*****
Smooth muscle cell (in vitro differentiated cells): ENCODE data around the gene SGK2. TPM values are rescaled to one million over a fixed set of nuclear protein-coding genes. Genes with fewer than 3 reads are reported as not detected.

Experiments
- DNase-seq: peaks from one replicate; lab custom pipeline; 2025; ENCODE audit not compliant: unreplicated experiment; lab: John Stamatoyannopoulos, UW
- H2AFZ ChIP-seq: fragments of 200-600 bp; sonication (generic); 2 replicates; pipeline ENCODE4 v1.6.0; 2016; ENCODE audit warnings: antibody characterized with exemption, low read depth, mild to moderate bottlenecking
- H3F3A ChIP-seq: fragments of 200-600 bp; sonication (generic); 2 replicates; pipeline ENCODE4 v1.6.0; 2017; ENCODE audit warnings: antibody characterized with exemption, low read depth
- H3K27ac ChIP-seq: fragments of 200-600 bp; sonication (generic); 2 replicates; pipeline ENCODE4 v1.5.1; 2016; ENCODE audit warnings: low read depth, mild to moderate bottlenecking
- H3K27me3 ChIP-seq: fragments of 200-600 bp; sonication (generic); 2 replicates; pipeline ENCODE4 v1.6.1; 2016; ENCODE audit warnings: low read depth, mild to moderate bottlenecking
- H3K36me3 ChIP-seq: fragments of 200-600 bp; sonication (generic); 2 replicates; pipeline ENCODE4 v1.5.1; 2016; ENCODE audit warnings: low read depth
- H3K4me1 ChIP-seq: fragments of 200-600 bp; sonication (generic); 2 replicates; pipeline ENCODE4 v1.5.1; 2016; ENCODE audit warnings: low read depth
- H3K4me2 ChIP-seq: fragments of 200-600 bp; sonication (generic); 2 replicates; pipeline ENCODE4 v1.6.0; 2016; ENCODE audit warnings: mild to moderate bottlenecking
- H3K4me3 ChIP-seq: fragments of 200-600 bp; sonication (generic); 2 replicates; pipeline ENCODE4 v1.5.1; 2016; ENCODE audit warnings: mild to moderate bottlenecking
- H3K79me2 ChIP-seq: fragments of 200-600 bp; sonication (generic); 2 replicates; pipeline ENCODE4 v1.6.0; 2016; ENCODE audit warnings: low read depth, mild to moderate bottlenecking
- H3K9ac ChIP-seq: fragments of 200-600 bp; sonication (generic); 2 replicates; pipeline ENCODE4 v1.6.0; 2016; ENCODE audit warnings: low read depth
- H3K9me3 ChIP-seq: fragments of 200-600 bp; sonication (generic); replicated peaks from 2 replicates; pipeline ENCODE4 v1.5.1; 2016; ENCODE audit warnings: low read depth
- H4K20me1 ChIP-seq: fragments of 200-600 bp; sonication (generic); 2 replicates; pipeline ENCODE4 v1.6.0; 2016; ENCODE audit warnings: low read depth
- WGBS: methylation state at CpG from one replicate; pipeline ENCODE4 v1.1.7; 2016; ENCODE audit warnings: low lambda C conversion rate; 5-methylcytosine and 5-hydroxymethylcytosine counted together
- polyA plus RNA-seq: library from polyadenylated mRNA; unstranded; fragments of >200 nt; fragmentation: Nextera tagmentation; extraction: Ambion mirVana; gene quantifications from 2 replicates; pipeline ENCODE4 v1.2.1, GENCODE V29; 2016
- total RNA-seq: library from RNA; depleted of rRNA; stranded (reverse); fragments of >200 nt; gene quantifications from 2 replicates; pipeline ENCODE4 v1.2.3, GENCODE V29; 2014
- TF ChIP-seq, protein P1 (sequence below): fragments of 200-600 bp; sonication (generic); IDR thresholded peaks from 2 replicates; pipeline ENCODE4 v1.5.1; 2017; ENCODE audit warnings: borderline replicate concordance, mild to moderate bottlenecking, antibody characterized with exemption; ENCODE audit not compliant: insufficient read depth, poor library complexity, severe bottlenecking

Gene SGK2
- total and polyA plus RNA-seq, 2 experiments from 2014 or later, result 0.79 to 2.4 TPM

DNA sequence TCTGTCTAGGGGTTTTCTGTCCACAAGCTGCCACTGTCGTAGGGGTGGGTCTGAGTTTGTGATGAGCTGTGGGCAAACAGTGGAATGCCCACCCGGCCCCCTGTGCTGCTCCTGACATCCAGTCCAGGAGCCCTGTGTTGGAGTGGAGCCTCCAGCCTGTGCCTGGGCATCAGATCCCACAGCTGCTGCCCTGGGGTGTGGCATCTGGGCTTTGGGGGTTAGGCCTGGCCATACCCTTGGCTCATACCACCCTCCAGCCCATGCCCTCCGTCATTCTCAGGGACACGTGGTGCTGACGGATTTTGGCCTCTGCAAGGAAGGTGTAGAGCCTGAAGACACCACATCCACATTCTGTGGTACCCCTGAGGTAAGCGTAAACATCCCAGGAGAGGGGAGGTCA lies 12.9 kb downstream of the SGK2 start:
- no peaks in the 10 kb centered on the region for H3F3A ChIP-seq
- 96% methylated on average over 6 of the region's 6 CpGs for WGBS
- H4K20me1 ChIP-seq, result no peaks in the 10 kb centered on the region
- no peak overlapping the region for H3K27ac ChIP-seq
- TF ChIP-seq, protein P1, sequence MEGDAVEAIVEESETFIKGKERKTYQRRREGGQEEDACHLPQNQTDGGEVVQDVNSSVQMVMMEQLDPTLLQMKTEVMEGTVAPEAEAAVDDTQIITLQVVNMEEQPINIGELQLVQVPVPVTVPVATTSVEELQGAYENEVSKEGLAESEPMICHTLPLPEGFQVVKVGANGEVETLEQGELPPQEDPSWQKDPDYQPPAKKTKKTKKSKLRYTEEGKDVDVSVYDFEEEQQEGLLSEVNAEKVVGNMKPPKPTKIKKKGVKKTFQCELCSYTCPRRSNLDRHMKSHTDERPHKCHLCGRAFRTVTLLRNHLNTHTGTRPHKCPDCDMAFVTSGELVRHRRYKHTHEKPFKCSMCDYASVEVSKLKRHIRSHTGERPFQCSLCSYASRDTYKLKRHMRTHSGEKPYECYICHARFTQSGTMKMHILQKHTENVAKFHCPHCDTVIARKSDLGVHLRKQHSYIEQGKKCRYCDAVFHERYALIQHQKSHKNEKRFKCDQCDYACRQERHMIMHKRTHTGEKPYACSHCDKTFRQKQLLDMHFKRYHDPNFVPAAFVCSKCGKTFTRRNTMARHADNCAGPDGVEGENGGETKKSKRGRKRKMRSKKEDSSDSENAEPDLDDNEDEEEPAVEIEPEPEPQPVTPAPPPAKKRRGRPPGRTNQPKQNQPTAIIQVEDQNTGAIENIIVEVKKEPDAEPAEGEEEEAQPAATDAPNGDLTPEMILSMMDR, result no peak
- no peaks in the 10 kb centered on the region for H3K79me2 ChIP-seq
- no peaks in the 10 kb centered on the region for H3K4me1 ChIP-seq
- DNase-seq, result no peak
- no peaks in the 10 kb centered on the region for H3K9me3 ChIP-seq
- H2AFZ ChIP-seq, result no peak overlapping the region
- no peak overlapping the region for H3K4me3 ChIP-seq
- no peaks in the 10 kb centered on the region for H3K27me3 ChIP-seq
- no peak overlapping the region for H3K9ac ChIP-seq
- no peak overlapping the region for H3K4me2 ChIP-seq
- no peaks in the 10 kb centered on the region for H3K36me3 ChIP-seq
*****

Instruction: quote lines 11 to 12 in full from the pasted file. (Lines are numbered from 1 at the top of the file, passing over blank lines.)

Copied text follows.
- H3K4me3 ChIP-seq: fragments of 200-600 bp; sonication (generic); 2 replicates; pipeline ENCODE4 v1.5.1; 2016; ENCODE audit warnings: mild to moderate bottlenecking
- H3K79me2 ChIP-seq: fragments of 200-600 bp; sonication (generic); 2 replicates; pipeline ENCODE4 v1.6.0; 2016; ENCODE audit warnings: low read depth, mild to moderate bottlenecking